Continued from Sayo Laos Magazine Interview
As we all know that there are mostly positive news coming from Laos, and this is also stressed here by Ardina that,
“…the government allows us to write according to the best interest of the country but we have to send in our issue before each publication for approval, as far as them checking the contents, this we do not know, I guess it’s up to the individual that’s doing it. But to write in the style of attacking them is probably not good.”
Therefore, when you read this, bear in mind that you might only get half of the news, the good half that is.
Background about Religions in Laos: The country has an area of 85,000 square miles and a population of 6.4 million. Almost all ethnic or “lowland” Lao are followers of Theravada Buddhism; however, lowland Lao constitute only 40-50 percent of the population. The remainder of the population belongs to at least 48 distinct ethnic minority groups. Most of these ethnic minorities are practitioners of animism, with beliefs that vary greatly among groups. Animism is predominant among most Sino-Thai groups, such as the Thai Dam and Thai Daeng, as well as among Mon-Khmer and Burmo-Tibetan groups. Even among lowland Lao, many pre-Buddhist animistic religious beliefs have been incorporated into Theravada Buddhist practice. Catholics and Protestants constitute approximately 2 percent of the population. Other minority religious groups include those practicing the Baha’i faith, Islam, Mahayana Buddhism, and Confucianism. A very small number of citizens follow no religion.
Question: What percentage of population is Islam living in Laos?
Muslims in Laos are divided into 2 groups; one group is Pakistan from Karachi, and the other group is from Balochod (not sure of spelling), which is not too far from Karachi, approximately 3 hours by car. But right now, we are the fourth generation, the first generation came to Laos approximately in 1800s, which was over 200 years ago and right now, we have about 500 Muslims living in Laos.
My great grandfather came as a merchant, he lived in Thailand at first, then Vietnam, he then moved to Sopon in a town called Mueng Vungungkhan. He asked my great grandmother to marry him but she was not allowed because she was Lao Pou Thai and at that time Lao people were not allowed to marry foreigner because then the female would have to convert to Islam. But because of his wealth, he offered large sum in dowry…30 buffalos, 3 barrels of geep money (back then it was geep, and not the same as kips as we all know today), 30 harng money (money in block,) it was the third time before they gave her permission to marry him, and then she converted to Islam, and became a Muslim…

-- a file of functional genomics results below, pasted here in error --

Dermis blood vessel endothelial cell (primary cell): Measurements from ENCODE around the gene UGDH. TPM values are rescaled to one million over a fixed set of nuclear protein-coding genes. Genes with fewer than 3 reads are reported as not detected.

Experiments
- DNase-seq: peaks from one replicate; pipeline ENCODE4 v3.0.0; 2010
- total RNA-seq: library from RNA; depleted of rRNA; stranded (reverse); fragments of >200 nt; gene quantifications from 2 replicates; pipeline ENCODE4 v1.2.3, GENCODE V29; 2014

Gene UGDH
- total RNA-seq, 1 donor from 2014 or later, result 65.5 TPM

Question: What is it like for Muslims living in Laos?
There are Pakistan Muslim, India Muslim, and Khmer Muslim; the majority live in Vientiane. Each group gets along as we often help each other. We have two Congregational Mosque, one for Pakistan Muslim behind the central Nam Phu Fountain. The building is constructed in neo-Moghul style, with a typically South Asian miniature minaret and speakers to broadcast the call to prayer to the faithful. Then there is another one for the Khmer Muslim near the market of Norng Dorngk.
Question: Is there any Islamic restaurant?
There are 3 Islamic restaurants, then there are few of smaller ones.
Question: How many Muslims are living in Vientiane, and how does it affect the daily lives and interaction with other religious group since there are very few Muslims living in Laos?
There are approximately 500 Muslims living in Vientiane and there is no effect at all because if there were anything, we often come together as a group. We were born and raised as Muslims, and our parents are Muslims but we grew up in Laos, which we all live together as brother and sister. My grandfather taught us that on the left are our younger siblings and on the right are our older siblings, whatever food we have, we’ve to share. It is something that was embedded in all Muslims living in Laos, so what ever food that we have, we share but when it comes to their food, we couldn’t eat because we can’t eat pork.